The concept of “studentification” has been much talked about in recent months. This describes the take-over of certain parts of cities to create student “ghettos”. Inhabitants of the city claim that these areas are disruptive and dangerous. They also complain that these areas become deserted during the summer months when students are away on holiday. Whilst these claims may be valid in certain areas, it is obviously understandable that students are likely to live near each other in an affordable area that is close to their University. While this may create a “ghost-town” during the summer, perhaps the city would benefit from some quiet during the tourist season!
Our University has, surprising as it may be, defended our students saying that many of the stereotypical views on students (being noisy, dirty, drunken… you get the general idea) are uncalled for and inaccurate. They have also said that it’s less than 1% of areas where the student population is more than 10% making these problems the exception and not the rule.
Some council’s in the UK have previously been trying to convince the local authorities to cut down the number of Homes of Multiple Occupation (HMOs) in certain areas: usually student homes. Rugg and Rhodes (the authors of this report) have said that doing so is discriminatory and to do this to any other faction of society would be considered so. As students are an important section of society, they should be offered the same respect and care as any other member of society would. This would require them to have a roof over their heads!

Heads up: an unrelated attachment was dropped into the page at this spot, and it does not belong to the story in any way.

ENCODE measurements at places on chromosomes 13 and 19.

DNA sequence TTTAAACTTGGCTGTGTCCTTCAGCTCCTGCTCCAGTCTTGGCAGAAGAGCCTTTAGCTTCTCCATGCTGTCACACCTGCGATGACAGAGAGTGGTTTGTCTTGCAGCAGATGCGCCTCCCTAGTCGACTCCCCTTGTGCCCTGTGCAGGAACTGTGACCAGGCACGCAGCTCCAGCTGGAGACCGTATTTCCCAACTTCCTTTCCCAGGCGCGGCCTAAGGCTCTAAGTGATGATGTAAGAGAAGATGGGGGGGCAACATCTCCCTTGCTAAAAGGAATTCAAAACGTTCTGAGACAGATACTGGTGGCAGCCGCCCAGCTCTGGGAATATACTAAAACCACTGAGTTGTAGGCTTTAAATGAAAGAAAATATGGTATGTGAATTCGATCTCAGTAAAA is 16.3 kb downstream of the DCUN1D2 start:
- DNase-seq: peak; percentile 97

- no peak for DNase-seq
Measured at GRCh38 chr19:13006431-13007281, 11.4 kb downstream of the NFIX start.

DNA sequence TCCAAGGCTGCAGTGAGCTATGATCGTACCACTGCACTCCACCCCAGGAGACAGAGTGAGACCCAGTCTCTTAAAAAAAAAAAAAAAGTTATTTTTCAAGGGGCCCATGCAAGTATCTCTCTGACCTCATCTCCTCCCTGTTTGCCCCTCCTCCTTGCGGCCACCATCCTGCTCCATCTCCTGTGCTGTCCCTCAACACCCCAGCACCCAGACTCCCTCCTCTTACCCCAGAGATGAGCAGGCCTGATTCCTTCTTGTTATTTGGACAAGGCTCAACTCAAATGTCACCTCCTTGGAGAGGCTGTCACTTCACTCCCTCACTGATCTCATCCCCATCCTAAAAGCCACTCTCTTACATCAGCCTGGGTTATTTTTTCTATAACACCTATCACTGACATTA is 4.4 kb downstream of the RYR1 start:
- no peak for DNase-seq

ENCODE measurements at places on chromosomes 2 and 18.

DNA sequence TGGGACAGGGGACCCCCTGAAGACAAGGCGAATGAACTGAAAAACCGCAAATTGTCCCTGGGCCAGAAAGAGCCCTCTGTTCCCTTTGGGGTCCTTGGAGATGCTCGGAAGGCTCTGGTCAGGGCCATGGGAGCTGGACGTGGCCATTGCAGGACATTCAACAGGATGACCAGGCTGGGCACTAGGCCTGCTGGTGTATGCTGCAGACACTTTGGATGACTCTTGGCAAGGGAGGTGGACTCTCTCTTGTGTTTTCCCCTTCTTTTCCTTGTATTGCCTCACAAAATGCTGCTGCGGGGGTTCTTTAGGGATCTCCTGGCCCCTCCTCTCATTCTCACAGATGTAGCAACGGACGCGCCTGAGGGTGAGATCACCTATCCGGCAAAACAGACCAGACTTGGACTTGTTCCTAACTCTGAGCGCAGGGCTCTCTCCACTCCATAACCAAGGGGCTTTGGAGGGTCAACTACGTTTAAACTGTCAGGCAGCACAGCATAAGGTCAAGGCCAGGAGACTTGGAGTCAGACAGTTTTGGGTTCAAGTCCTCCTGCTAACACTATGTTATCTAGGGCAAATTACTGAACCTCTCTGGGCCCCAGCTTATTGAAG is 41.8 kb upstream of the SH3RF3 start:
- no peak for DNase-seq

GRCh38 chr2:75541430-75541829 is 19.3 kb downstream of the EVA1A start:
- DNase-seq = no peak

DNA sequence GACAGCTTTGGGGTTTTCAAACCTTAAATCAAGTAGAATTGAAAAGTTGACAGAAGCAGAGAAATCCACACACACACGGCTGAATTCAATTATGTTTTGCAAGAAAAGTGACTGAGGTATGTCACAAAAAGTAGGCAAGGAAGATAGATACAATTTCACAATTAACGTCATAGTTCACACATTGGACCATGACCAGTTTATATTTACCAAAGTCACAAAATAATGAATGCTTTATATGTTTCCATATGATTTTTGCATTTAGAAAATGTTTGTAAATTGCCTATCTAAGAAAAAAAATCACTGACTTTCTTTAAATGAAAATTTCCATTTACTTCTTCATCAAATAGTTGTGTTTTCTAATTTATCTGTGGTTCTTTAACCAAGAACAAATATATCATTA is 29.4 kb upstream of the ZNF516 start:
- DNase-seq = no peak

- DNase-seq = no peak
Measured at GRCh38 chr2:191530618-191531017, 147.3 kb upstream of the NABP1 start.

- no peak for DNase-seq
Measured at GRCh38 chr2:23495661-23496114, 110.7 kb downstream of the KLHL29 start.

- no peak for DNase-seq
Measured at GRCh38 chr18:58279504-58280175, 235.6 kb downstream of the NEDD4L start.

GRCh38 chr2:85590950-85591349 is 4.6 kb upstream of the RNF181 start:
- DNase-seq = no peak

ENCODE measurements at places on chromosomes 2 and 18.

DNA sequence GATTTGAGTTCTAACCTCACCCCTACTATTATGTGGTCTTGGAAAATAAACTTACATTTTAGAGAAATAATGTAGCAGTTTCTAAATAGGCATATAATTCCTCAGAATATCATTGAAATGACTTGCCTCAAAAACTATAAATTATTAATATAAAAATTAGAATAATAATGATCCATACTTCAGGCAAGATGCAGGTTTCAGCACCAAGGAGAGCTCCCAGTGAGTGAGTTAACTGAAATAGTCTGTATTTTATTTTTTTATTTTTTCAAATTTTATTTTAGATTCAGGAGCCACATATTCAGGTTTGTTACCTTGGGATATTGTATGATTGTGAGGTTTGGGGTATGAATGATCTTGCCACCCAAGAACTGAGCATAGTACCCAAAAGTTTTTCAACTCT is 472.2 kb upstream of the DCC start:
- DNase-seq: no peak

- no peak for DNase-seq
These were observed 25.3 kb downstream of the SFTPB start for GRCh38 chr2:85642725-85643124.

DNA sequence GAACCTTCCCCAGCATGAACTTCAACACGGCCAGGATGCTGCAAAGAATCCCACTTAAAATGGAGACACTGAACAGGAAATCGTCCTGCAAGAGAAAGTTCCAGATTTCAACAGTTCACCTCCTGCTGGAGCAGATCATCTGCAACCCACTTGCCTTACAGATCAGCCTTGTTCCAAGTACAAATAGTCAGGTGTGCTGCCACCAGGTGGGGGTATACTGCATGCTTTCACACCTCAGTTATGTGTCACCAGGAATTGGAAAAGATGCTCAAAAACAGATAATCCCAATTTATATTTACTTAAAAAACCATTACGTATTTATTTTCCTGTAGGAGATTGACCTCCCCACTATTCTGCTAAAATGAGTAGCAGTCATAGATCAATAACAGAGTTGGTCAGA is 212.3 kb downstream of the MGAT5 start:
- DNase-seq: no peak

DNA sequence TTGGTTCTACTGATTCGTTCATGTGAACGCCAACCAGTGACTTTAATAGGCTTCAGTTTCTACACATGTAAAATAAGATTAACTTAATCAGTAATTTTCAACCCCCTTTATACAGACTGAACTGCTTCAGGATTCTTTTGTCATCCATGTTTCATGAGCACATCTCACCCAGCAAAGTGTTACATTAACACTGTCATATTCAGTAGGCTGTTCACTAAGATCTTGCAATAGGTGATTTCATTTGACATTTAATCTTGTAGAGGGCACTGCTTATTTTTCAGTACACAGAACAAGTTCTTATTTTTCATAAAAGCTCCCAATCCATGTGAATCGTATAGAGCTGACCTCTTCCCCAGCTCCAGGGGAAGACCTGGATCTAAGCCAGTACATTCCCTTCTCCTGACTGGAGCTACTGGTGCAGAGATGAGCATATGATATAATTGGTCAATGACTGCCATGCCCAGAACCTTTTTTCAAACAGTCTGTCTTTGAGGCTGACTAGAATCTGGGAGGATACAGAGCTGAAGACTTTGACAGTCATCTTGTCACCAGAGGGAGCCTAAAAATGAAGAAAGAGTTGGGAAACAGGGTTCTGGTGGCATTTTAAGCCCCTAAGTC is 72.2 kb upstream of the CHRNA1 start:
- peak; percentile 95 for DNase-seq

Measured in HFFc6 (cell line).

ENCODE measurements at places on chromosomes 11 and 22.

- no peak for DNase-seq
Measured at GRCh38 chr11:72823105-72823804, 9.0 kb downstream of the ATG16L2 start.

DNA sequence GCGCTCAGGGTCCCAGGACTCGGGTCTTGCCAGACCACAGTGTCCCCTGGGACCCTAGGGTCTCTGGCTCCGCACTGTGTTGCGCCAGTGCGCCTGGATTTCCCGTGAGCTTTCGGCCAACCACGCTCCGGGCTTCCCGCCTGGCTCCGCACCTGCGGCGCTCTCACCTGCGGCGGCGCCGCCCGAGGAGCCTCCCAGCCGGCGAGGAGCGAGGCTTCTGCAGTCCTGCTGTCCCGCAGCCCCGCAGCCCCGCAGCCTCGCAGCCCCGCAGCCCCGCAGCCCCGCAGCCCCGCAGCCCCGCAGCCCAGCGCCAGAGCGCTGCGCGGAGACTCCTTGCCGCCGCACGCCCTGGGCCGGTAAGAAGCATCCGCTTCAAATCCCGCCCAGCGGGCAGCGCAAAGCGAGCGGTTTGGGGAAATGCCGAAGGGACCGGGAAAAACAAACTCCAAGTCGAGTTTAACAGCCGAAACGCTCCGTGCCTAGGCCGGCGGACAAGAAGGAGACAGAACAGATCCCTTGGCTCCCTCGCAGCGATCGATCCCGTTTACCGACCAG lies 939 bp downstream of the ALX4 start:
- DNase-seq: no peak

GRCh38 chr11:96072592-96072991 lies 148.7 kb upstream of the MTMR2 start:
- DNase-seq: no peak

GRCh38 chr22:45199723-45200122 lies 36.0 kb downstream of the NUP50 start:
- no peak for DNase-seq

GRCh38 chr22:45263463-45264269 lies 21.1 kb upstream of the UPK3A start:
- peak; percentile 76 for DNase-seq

This report has been backed by the NUS whose vice-president said “We welcome this independent review, which is a victory for common sense.”: something which I wholeheartedly agree with! It must be understood that students should not be considered as at the bottom of the food chain but actual, productive people: contributors to society. Many, if not all, universities have societies that raise awareness and funds for charities and it is often students that stand up against an injustice being perpetrated. These contributions are not to be belittled or ignored.
It has now finally been recognised that some sort of framework needs to be set up to ensure that university students are able to live close enough to their University to not be considered commuters. The NUS vice-president also encourages Student Unions to liaise with local councils if the university has problems with housing off campus. Apparently the government is planning to create more University provisions for students in 20 towns and cities, whether this includes York or not is yet to be seen (although we all know it needs it.)
It seems to be quite rare for anybody in the country to actually defend the ever increasing student population and so we should be proud that our University did so!